How do I deal with rocks and other underground obstructions?

By far the most frustrating part of installing a fence is running into unforeseen obstacles under the ground. It doesn’t matter if you go the WamBam way or the traditional way- a big rock or tree root is going to cause you grief.

Large Rocks?

If the rock is large and stable enough it may be the perfect foundation to support your fence. We would recommend a technique called core drilling to mount your anchors (illustrated below) or using our surface mount.

B. Excavate dirt to determine how large of a rock you have hit.

C. Use a core drill (a powerful drill designed to drill holes in solid rock). Create a 1-5/8in. to 1-7/8in. diameter hold, anywhere from 6in. to 12in. deep.

D. Fill hole with liquid concrete, or wedge the anchor directly into the hole if it is tight enough to create solid compression.

A. B. Purchase our surface mounts for either vinyl fence or ornamental aluminum fence. Using a hammer drill, create the holes necessary for the anchors. You may want to enlarge the holes on the base plate and use expanding bolts to create a stronger connection than the regular fasteners included.

C. Level surface mount with galvanized washers.

E. For vinyl posts, use the leveling donuts to compensate for any crookedness that still exists in the anchor shaft.

Small Rocks?

Your anchor will penetrate smaller intermittent stones (less than 1 inch) with relative ease. For larger rocks,dig them out of the way much in the same way if you were installing a traditional fence footing. Depending how far they are under the surface will determine if you can backfill with granular material (gravel that will compact) and re-drive your anchor into the ground.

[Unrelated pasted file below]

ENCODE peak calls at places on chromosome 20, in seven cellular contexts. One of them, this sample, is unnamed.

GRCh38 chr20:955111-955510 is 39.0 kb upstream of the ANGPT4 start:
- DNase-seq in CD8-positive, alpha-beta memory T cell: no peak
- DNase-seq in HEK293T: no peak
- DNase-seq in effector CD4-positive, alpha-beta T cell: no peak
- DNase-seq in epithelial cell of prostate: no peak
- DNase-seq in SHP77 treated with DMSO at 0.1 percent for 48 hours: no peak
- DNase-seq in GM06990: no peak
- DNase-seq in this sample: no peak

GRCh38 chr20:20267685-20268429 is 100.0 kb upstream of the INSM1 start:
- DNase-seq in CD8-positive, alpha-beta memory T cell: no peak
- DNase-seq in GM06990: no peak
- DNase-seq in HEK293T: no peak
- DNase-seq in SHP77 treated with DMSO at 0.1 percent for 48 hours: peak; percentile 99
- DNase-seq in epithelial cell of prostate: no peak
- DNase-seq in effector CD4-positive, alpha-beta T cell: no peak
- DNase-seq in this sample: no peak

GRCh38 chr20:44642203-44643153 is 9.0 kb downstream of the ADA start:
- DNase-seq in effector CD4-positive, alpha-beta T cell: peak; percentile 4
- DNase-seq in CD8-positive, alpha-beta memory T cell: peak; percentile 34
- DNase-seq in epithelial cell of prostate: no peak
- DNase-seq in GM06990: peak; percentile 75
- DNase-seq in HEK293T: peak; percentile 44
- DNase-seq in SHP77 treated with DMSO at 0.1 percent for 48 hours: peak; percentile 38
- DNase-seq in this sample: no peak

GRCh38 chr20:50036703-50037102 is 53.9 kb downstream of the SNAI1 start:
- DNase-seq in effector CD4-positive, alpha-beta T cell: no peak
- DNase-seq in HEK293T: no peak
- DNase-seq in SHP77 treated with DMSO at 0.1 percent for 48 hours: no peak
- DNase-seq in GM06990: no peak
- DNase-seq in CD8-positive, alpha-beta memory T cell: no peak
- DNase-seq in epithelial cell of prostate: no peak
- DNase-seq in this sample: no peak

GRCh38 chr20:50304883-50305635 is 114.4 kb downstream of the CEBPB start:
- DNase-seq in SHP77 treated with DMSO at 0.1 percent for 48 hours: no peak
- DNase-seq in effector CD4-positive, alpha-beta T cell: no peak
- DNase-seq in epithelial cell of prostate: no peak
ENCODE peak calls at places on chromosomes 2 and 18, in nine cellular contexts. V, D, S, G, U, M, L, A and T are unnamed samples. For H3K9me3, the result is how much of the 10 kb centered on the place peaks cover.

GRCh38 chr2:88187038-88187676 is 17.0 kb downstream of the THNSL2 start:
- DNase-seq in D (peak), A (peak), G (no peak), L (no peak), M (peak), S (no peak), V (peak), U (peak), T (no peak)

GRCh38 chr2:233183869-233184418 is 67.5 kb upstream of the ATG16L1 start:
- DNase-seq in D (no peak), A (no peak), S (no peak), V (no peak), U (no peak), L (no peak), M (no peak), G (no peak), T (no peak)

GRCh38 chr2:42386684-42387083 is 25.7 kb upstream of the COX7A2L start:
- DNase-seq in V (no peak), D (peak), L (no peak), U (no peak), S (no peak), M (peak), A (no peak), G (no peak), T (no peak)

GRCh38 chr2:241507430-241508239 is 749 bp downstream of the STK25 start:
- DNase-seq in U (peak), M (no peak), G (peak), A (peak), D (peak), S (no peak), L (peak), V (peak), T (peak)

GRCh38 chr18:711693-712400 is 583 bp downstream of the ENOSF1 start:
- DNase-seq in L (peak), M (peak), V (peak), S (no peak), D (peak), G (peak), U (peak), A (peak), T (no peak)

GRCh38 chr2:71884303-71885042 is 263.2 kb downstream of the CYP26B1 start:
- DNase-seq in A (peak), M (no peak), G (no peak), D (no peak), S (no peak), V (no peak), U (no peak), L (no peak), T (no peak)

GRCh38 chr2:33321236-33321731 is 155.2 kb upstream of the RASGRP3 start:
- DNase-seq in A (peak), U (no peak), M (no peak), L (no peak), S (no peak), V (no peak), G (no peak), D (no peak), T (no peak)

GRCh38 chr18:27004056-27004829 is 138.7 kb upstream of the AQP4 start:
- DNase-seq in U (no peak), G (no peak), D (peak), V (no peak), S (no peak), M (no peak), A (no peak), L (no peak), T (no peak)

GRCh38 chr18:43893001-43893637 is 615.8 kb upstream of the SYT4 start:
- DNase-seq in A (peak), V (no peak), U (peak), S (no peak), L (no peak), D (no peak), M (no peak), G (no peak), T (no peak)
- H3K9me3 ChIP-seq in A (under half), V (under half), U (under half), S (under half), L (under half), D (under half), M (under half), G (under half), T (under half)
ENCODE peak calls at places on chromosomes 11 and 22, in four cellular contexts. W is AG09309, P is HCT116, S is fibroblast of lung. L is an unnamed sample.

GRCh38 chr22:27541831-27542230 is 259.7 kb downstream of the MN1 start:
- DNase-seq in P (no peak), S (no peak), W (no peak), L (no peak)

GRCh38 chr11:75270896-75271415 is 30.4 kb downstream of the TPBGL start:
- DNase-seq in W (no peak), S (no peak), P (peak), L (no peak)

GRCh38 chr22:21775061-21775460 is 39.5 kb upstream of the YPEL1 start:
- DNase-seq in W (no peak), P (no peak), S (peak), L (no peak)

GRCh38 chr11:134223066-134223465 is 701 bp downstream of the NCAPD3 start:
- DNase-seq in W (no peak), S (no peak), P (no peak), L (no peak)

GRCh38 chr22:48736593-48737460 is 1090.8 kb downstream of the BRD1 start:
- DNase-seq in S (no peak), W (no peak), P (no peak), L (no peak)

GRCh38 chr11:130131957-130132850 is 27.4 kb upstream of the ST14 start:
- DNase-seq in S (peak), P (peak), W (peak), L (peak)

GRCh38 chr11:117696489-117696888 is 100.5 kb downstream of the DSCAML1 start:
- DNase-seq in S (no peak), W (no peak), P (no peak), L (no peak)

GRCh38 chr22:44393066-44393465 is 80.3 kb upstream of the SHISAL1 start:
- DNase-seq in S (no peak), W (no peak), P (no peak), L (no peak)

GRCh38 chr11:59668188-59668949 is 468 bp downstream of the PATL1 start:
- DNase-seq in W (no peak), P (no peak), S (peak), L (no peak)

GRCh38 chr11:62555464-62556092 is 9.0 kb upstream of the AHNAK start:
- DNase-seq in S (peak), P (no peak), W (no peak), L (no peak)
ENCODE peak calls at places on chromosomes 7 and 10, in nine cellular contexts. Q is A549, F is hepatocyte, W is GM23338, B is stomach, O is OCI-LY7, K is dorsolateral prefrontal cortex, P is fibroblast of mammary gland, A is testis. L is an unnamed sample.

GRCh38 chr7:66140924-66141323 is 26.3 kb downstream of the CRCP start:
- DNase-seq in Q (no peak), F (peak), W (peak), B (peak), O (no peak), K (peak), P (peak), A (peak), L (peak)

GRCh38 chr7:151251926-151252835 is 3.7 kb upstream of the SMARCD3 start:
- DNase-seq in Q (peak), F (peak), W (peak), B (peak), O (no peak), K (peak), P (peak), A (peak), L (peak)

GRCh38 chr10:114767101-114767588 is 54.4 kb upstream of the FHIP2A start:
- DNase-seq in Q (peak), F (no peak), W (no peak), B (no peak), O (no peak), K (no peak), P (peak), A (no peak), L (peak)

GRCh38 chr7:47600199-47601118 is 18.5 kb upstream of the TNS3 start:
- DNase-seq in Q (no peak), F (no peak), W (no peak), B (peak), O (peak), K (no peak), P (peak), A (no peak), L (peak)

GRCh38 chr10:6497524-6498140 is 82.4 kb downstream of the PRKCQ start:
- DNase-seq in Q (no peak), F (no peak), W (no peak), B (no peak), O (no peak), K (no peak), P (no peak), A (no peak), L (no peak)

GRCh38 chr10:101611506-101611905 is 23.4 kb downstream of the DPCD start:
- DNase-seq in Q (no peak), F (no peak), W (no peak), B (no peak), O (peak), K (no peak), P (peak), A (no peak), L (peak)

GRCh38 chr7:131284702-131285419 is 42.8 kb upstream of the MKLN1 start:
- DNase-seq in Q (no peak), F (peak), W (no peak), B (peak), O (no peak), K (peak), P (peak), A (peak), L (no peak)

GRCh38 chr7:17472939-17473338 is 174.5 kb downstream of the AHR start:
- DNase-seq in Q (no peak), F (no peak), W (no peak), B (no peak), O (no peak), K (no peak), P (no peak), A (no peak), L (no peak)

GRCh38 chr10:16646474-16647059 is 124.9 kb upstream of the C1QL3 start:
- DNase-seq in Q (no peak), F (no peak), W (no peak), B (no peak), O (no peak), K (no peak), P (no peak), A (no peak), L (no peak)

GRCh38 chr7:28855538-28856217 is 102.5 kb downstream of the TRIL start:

A,B. You may need to excavate and dig out the small rocks to gain penetration.

C. Backfill with material (dirt or gravel) that will compress tightly around the anchor and provide adequate stabilization.

Tree Roots?

The blade on the bottom of the anchor is designed to slice through tree roots up to about 2in. in diameter. For larger tree roots either relocate the anchor (if possible) or excavate and cut out the section of the offending root.

How do I determine if obstructions exist underground?

If you’re at all suspicious that you might run into some underground obstructions when installing your pipe anchors, we strongly encourage you to do some underground “investigating” prior to ordering your fence. It’s important to check your ground if you are concerned about rocks. There are some conditions that WamBam Fence won’t work in, such as a yard peppered with medium sized rocks underground.
A. Use a 1/4in. to 1/2in. thick round steel re-bar with a pounding cap or equivalent. These materials can be purchased at your local hardware store. A 36in. to 42in. length can be purchased for less than $10.00.

B. After identifying the future location of your anchors, use the steel bar to probe the ground accordingly.

A. Use a 1in. or 1 1/2in. diameter x 18in. auger bit with an 18in. extension (both available at most hardware stores). Preferably use a pistol style electrical drill (heavy duty cordless may even be acceptable in some conditions).

B. After identifying the future location of your anchors, use the drill to probe the ground accordingly.